It is particularly challenging to further investigate how vacuolar antioxidant mechanisms could potentially contribute to overall ROS homeostasis in plant cells.
Prof. Filip Rolland : Metabolic signaling group
Plants support life on earth with their unique ability to produce sugars and oxygen by solar energy-driven photosynthesis but they are constantly challenged with changing environmental conditions. As sessile organisms, they largely depend on the ability to accurately monitor and adapt to these changes for optimal growth and survival. The SnRK1 protein kinases (orthologs of yeast SNF1 and mammalian AMPK, a major drug target in metabolic disease and cancer) act as evolutionarily conserved ‘fuel gauges’, triggering a massive reprogramming of transcription in response to diverse stress conditions. Our group is interested in elucidating the SnRK1 signaling pathway and its role in controlling plant metabolism, development and stress tolerance in Arabidopsis thaliana and crop species. We focus on (i) the different (upstream) molecular mechanisms controlling SnRK1 activity in response to metabolic status, (ii) the (downstream) transcriptional and post-transcriptional mechanisms involved in SnRK1-regulation of primary and secondary metabolism (flavonoid biosynthesis), (iii) the role of metabolic gradients and cell-autonomous SnRK1 signaling in the control of leaf growth and development and (iv) the role and mechanisms of SnRK1 signaling in plant stress tolerance and defense.
Prof. Koen Geuten : Evolution and development group
Molecular Evolution of plant development
Our research aims to understand plant biodiversity through comparison of gene regulatory mechanisms between different species. To make sense of the comparisons and as an evolutionary point of reference, we use ancestral sequences that we resurrect through gene synthesis. As a case in point, we focus on MADS-box genes, which are important transcriptional regulators of reproductive plant development. A subsidiary goal of our research is to develop methods that help translating knowledge from model species to crop species.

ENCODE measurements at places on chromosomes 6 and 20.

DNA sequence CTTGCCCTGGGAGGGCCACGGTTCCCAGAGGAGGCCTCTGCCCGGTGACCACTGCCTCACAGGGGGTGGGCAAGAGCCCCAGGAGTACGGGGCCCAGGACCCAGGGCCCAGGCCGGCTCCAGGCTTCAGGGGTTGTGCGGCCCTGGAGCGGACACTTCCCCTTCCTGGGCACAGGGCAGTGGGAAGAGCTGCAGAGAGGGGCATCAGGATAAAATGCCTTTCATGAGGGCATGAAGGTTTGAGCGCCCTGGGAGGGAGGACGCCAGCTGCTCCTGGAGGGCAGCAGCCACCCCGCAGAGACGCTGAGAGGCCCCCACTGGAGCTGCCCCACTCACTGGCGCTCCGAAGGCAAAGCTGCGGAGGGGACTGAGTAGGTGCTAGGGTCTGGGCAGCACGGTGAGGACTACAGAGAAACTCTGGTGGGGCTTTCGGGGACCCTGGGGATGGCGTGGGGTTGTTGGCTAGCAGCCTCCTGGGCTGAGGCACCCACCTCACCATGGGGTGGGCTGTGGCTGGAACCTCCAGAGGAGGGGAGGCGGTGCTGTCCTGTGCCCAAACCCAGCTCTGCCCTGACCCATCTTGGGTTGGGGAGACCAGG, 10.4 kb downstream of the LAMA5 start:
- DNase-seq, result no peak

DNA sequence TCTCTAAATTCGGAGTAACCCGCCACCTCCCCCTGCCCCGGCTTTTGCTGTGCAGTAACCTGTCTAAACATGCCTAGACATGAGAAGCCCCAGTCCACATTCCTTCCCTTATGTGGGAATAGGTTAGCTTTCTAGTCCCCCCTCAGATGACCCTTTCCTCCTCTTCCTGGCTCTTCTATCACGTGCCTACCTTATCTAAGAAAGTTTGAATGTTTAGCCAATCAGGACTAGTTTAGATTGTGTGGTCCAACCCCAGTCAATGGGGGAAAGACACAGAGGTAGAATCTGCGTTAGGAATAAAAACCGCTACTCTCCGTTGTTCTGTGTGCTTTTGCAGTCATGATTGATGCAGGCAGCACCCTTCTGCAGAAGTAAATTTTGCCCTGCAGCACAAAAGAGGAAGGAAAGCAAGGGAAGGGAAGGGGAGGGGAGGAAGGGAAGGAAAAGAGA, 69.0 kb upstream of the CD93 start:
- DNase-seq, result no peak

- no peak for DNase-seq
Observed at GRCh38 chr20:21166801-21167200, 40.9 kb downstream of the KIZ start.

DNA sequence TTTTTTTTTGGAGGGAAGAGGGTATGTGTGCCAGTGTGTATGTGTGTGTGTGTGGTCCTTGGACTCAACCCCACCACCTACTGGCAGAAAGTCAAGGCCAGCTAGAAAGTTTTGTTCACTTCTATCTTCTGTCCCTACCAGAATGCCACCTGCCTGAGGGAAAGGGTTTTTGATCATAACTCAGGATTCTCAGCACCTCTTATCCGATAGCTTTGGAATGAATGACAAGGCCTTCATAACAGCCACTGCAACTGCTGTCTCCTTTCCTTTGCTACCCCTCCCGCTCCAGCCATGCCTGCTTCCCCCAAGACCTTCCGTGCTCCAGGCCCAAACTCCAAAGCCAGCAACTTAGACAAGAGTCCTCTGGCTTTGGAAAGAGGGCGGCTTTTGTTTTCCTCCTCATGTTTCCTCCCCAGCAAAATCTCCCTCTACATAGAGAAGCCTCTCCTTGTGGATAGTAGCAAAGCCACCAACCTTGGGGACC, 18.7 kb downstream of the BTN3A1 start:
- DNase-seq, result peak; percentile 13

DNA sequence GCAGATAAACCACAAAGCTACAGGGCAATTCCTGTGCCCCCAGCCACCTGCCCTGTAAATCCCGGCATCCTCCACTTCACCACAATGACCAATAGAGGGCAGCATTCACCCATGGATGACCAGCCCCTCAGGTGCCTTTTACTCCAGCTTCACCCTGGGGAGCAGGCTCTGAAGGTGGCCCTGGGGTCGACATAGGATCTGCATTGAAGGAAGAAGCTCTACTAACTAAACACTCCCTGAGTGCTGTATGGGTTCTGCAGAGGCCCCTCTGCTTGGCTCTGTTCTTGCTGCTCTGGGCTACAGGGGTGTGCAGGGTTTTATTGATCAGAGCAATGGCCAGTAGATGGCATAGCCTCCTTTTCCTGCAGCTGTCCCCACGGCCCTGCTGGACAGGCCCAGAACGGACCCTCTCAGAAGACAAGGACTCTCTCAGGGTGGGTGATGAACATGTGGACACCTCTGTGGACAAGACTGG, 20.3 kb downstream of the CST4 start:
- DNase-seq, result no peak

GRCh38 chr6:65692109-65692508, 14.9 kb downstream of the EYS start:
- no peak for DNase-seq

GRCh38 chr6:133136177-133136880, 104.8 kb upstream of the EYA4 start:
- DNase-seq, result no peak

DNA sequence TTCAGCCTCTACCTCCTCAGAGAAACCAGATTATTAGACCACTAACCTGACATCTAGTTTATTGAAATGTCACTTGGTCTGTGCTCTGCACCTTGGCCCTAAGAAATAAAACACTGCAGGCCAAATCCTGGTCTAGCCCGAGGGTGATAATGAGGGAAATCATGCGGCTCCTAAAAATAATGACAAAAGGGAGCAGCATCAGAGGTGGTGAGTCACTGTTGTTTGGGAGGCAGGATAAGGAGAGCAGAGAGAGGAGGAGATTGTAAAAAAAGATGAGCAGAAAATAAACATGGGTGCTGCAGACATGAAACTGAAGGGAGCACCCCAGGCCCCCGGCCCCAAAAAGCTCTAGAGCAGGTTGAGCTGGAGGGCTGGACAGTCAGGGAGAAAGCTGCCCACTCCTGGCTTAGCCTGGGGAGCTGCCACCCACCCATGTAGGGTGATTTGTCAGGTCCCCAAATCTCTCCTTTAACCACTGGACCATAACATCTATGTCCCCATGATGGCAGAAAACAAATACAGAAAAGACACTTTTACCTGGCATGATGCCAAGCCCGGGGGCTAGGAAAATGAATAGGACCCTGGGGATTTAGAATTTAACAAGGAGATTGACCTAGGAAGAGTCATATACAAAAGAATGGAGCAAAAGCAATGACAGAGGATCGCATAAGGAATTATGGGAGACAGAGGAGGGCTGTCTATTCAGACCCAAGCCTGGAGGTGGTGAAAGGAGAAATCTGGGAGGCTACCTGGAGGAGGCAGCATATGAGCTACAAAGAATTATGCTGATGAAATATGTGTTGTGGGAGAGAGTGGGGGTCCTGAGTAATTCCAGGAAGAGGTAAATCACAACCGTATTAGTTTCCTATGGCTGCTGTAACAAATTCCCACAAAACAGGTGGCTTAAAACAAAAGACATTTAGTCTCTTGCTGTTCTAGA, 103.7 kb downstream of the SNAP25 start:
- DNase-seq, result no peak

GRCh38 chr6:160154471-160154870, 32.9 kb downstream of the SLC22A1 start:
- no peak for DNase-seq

We currently work on four topics that have unexpected connections between them:
Evolution of epigenetic temperature memory in Brachypodium: Philip Ruelens, Neha Sharma, Niklas Dochy
Brachypodium distachyon is a new model for temperate cereals. In this project we investigate the role of MADS-box genes in the evolution of the regulation of flowering time.
Collaborators: Kerstin Kaufmann (Potzdam University, DE)
Evolution of network topology after whole genome duplication: Zhicheng Zhang, Heleen Coenen, Philip Ruelens
The MADS-box gene family has been amplified in evolution through rounds of whole genome duplication. We resurrect ancestral sequences immediately before and after whole genome duplication to understand whether and how the MADS-domain protein interaction network evolved through these genome wide events.
Collaborators: Yves Van de Peer (Plant Systems Biology, BE), Aalt-Jan Van Dijk (Wageningen University, NL)
Evolution of developmental timing: Heleen Coenen, Tom Stas.
Heterochronic evolution has long been considered the most important mechanism in developmental evolution. However, only recently has the pathway that controls developmental timing been elucidated in plants. Like in the animal model model Caenorabditis, the pathway involves the sequential action of two micrRNA’s and the transcription factors they target. We study the diversity of the regulation of this heterochronic pathway to identitfy cases of heterochronic evolution in plants.
Collaboration: Tom Viaene (Plant Systems Biology, BE), Michiel Vanden Bussche (ENS Lyon, FR)
Predicting MADS protein function from sequence: Tareq Al Hindi, Hannah Degroote